E-commerce giant Amazon is reportedly planning to add new private-label brands to its vast portfolio, offering a wide range of products such as snacks, diapers and laundry detergents, in the next few weeks, Wall Street Journal reported on Sunday citing unnamed sources. The new products under its in-house brands will be exclusive to members of the $99-a-year Amazon Prime membership.
Amazon will reportedly launch one brand at a time, three of which have come to the publication's notice: Happy Belly, Wickedly Prime and Mama Bear, for products such as nuts, tea, coffee, spices, baby food and some household items like diapers and laundry detergents. The first of the brands is expected to be seen by the end of May or in early June.
Amazon's private labels won't be entirely new, as it already sells electronics, stationeries and clothing under its own brands. The latest move is a push into the groceries segment, where rivals such as Wal-Mart and Target have established lucrative business models. In-house labels tend to garner larger profit margins compared to brand-name goods.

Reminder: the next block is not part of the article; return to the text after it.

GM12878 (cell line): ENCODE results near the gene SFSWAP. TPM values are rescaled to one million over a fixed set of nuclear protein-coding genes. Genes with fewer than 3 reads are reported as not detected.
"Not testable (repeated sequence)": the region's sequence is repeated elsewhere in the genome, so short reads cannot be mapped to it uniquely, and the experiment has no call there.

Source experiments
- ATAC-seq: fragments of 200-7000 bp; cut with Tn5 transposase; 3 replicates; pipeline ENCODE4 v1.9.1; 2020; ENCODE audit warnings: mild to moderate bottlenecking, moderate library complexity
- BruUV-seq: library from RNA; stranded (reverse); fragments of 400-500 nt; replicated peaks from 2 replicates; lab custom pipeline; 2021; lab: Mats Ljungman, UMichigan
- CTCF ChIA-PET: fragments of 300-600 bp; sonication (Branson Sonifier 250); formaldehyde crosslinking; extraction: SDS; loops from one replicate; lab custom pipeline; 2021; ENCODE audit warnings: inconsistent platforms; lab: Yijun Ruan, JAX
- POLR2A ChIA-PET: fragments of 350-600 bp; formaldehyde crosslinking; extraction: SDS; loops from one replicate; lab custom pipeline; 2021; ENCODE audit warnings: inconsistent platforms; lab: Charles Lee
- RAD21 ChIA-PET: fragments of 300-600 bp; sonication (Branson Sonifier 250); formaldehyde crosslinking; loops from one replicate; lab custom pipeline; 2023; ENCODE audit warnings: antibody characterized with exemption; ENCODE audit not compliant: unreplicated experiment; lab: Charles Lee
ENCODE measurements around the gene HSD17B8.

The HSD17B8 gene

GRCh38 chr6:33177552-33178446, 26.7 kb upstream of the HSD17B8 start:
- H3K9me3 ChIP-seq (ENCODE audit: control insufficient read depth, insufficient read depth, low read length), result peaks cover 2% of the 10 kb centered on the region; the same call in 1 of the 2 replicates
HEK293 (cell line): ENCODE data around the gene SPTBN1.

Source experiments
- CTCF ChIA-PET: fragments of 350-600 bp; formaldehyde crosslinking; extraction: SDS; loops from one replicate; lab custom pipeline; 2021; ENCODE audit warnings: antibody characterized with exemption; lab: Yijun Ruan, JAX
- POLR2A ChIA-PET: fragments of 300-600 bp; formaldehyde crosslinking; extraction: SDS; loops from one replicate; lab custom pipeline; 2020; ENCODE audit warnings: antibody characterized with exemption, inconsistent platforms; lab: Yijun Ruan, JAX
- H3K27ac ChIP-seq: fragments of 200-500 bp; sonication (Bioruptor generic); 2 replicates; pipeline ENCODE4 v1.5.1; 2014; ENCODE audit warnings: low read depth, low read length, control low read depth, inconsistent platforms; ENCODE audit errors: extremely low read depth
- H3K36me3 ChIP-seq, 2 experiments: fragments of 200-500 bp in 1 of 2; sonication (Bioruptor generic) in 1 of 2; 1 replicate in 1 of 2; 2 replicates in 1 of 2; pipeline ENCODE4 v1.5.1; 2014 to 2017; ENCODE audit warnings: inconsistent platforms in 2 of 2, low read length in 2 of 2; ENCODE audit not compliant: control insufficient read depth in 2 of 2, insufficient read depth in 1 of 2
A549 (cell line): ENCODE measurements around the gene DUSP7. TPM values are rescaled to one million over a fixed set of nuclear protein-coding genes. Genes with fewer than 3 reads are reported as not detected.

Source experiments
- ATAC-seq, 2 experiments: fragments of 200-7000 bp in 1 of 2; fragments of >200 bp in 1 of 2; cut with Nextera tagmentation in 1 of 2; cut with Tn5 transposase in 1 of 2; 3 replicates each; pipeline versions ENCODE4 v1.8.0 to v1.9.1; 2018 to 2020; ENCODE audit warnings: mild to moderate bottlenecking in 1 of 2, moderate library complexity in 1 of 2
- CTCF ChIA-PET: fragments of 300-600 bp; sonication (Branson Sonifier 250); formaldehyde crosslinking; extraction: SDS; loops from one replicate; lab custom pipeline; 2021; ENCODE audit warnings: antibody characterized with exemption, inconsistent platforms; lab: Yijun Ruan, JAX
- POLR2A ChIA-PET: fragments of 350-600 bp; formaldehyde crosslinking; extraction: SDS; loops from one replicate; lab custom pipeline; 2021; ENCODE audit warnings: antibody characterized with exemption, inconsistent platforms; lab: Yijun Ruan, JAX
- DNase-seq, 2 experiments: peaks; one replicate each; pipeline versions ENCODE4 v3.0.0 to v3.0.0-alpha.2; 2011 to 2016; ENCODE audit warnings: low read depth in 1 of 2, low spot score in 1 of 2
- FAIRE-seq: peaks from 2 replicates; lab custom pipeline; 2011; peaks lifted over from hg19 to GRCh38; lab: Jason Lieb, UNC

The WSJ report alos said Amazon will not stop at just the three aforementioned brands. The e-commerce giant had applied for trademark rights for food including pasta, granola, potato chips and chocolate, as well as razors and air deodorisers. The publication was unable to extract the pricing of Amazon's new food and household goods products.
Amazon's attempt at expanding its in-house private labels hasn't been entirely successful. The online retailer's Elements diapers were pulled for design flaws shortly after they were launched in late 2014. Amazon's tool line and cookware endorsed, by a Seattle chef, were also discontinued, the publication noted.
Amazon had launched other in-house services such as Amazon WebPay, a free peer-to-peer payment platform, which was shut down in October 2014. The company's Fire phone was also a major setback, as it did not meet the fate of its successful Kindle e-readers line. The Fire smartphone brand was killed off in September last year.
It is too soon to tell if Amazon's new private brands will be a success, but the sales of in-house brands are at their peak. According to the Private Label Manufacturers Association (PLMA), the sales of store brands reached $118.4 billion in 2015, a record increase of $2.2 billion compared to the previous year.